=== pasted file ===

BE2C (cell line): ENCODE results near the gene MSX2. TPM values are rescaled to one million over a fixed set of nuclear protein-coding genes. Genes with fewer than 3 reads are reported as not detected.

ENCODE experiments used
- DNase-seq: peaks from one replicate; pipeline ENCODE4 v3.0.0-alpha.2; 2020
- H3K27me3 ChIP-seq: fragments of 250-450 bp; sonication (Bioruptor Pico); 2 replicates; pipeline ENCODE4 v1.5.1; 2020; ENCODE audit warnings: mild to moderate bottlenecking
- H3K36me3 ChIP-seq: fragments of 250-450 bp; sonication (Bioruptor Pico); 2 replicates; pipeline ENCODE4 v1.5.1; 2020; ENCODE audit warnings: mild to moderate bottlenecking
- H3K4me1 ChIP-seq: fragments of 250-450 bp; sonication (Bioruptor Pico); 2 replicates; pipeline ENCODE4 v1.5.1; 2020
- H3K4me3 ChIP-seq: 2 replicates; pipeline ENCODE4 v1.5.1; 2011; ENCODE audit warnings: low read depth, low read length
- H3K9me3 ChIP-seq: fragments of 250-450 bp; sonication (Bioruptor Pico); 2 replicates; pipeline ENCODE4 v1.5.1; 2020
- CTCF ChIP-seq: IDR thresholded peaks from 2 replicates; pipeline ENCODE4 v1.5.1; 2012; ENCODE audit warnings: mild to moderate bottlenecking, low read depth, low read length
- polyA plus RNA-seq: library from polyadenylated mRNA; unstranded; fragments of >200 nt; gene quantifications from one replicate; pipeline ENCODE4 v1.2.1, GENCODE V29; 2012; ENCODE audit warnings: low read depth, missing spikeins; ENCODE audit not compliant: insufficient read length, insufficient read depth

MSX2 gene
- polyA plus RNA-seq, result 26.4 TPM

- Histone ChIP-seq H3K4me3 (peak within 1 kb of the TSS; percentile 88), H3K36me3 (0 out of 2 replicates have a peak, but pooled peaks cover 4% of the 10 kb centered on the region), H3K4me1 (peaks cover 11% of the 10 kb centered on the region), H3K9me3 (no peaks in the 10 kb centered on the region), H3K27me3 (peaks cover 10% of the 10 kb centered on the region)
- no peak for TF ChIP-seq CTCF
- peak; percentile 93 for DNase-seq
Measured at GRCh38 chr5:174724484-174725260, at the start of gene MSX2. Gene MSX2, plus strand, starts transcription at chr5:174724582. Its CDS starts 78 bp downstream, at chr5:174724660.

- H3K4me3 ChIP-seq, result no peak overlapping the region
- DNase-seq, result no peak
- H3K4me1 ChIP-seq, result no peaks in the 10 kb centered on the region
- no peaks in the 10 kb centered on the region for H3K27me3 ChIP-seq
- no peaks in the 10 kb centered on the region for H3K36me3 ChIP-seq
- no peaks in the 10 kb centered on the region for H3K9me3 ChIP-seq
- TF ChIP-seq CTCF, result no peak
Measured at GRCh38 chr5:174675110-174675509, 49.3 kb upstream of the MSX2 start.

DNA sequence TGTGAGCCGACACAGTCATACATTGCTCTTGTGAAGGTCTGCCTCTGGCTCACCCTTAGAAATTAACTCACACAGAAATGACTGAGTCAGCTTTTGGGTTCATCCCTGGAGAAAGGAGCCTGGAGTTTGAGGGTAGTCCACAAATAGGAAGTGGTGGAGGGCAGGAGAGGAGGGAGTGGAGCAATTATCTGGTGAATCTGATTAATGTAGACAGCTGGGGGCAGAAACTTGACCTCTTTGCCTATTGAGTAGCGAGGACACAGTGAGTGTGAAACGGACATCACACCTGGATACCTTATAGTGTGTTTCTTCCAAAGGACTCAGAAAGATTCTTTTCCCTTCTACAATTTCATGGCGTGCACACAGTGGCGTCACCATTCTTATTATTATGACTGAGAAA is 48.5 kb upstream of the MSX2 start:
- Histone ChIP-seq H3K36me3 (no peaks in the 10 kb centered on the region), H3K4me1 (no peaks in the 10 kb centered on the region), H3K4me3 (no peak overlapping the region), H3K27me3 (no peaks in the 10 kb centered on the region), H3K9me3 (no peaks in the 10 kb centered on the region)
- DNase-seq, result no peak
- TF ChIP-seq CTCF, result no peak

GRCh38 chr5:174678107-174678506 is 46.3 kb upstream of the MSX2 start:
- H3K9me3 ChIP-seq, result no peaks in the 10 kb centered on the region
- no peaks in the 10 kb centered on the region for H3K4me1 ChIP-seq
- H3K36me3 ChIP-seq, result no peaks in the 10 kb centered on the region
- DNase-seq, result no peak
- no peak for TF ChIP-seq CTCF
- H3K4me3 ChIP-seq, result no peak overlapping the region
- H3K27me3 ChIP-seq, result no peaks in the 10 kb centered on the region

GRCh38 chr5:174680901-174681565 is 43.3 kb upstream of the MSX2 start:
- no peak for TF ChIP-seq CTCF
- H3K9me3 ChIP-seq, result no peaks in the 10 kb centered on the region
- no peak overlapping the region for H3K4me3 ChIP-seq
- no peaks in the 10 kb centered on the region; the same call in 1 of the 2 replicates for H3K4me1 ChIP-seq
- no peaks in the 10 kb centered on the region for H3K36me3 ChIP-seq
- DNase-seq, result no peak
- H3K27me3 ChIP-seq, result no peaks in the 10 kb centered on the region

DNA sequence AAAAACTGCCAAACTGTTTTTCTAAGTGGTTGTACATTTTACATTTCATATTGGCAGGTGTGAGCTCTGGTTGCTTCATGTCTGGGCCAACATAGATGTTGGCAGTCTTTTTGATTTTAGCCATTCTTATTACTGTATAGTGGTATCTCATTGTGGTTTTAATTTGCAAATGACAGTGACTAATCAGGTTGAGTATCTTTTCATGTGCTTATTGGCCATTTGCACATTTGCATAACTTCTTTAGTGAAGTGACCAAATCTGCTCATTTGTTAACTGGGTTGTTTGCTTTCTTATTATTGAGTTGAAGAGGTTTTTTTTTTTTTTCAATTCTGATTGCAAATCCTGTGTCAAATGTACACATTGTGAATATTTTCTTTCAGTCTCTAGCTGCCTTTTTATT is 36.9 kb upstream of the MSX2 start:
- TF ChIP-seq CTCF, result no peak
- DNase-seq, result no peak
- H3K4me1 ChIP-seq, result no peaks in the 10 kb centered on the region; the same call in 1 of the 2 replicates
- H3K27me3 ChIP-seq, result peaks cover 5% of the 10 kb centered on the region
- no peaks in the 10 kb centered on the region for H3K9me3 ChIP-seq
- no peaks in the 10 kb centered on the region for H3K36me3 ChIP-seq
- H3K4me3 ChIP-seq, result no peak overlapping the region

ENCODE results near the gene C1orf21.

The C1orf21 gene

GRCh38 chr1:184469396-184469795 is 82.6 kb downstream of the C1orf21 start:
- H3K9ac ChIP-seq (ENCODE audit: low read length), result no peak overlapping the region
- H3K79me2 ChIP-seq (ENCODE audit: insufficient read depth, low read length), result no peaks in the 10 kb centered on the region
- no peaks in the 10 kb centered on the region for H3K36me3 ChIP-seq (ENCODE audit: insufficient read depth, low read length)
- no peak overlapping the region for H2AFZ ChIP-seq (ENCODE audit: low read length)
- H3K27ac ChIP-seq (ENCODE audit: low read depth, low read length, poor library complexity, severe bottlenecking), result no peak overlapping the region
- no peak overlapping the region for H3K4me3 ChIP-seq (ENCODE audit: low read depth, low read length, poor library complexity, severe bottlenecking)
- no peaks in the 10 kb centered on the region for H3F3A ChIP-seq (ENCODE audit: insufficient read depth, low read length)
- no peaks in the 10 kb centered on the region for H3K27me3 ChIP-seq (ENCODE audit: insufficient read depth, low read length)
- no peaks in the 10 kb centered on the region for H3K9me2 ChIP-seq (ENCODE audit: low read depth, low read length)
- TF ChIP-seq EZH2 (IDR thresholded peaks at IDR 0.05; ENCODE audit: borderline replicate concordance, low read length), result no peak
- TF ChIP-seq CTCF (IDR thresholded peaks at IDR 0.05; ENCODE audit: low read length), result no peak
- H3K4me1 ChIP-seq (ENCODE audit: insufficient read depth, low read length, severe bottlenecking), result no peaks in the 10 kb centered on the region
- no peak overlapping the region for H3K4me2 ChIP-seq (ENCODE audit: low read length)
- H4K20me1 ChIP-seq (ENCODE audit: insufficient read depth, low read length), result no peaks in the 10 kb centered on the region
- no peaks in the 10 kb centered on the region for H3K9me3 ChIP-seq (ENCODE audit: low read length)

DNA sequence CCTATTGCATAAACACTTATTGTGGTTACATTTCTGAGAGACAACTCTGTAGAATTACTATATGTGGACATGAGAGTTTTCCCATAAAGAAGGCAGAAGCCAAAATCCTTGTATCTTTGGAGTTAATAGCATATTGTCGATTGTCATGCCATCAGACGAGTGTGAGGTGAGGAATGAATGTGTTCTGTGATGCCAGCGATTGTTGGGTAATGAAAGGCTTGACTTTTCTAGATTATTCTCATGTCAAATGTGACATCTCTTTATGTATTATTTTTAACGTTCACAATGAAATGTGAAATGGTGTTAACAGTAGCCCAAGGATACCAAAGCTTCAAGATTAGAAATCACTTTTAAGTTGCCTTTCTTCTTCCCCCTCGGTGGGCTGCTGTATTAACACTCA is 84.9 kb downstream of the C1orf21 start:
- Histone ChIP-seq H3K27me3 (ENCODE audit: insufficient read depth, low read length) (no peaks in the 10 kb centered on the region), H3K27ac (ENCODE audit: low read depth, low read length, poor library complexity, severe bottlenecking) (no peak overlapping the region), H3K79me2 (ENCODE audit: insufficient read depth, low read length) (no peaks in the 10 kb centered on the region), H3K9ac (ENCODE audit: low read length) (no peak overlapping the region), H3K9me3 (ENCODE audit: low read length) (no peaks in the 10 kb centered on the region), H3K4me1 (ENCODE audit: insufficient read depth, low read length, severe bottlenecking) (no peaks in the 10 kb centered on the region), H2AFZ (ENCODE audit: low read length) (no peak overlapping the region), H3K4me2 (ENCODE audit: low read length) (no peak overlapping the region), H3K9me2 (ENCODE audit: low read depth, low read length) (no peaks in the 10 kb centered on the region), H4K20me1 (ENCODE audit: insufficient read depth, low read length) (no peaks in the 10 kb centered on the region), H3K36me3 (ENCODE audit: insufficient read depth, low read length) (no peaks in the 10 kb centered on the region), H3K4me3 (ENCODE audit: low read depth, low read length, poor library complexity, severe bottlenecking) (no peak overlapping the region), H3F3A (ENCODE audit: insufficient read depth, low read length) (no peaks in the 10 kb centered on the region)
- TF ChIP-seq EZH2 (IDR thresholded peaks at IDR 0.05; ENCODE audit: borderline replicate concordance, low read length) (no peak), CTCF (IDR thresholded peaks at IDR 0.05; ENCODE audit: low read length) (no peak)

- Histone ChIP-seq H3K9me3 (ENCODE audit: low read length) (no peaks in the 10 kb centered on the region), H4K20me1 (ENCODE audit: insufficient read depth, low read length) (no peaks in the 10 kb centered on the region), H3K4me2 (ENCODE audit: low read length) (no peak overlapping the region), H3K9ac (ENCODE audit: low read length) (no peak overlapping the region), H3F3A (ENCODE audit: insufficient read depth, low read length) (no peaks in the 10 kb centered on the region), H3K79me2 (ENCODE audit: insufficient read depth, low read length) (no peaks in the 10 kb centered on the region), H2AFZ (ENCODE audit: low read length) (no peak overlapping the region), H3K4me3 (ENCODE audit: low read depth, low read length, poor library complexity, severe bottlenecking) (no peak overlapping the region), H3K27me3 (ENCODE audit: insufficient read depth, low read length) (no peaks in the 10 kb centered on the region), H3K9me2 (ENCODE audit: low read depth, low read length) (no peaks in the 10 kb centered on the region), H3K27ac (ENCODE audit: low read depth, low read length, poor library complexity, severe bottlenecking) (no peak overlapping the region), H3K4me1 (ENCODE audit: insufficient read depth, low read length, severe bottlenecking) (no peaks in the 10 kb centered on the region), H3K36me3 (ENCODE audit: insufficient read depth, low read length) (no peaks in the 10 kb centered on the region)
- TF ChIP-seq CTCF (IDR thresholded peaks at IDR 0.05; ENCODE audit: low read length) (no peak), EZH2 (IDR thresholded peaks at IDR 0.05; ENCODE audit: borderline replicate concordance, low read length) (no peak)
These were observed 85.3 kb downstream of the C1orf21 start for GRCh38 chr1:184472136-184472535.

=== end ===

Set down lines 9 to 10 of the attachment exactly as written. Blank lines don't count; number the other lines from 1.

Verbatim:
- CTCF ChIP-seq: IDR thresholded peaks from 2 replicates; pipeline ENCODE4 v1.5.1; 2012; ENCODE audit warnings: mild to moderate bottlenecking, low read depth, low read length
- polyA plus RNA-seq: library from polyadenylated mRNA; unstranded; fragments of >200 nt; gene quantifications from one replicate; pipeline ENCODE4 v1.2.1, GENCODE V29; 2012; ENCODE audit warnings: low read depth, missing spikeins; ENCODE audit not compliant: insufficient read length, insufficient read depth